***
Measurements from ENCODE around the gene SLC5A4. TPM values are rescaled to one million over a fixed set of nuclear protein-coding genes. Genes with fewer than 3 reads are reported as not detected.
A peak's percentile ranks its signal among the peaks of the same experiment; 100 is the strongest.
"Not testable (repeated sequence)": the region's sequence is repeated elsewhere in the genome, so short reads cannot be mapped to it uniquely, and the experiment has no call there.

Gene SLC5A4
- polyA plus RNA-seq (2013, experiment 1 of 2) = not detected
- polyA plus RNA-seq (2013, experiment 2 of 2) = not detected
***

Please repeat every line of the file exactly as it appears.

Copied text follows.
Measurements from ENCODE around the gene SLC5A4. TPM values are rescaled to one million over a fixed set of nuclear protein-coding genes. Genes with fewer than 3 reads are reported as not detected.
A peak's percentile ranks its signal among the peaks of the same experiment; 100 is the strongest.
"Not testable (repeated sequence)": the region's sequence is repeated elsewhere in the genome, so short reads cannot be mapped to it uniquely, and the experiment has no call there.

Gene SLC5A4
- polyA plus RNA-seq (2013, experiment 1 of 2) = not detected
- polyA plus RNA-seq (2013, experiment 2 of 2) = not detected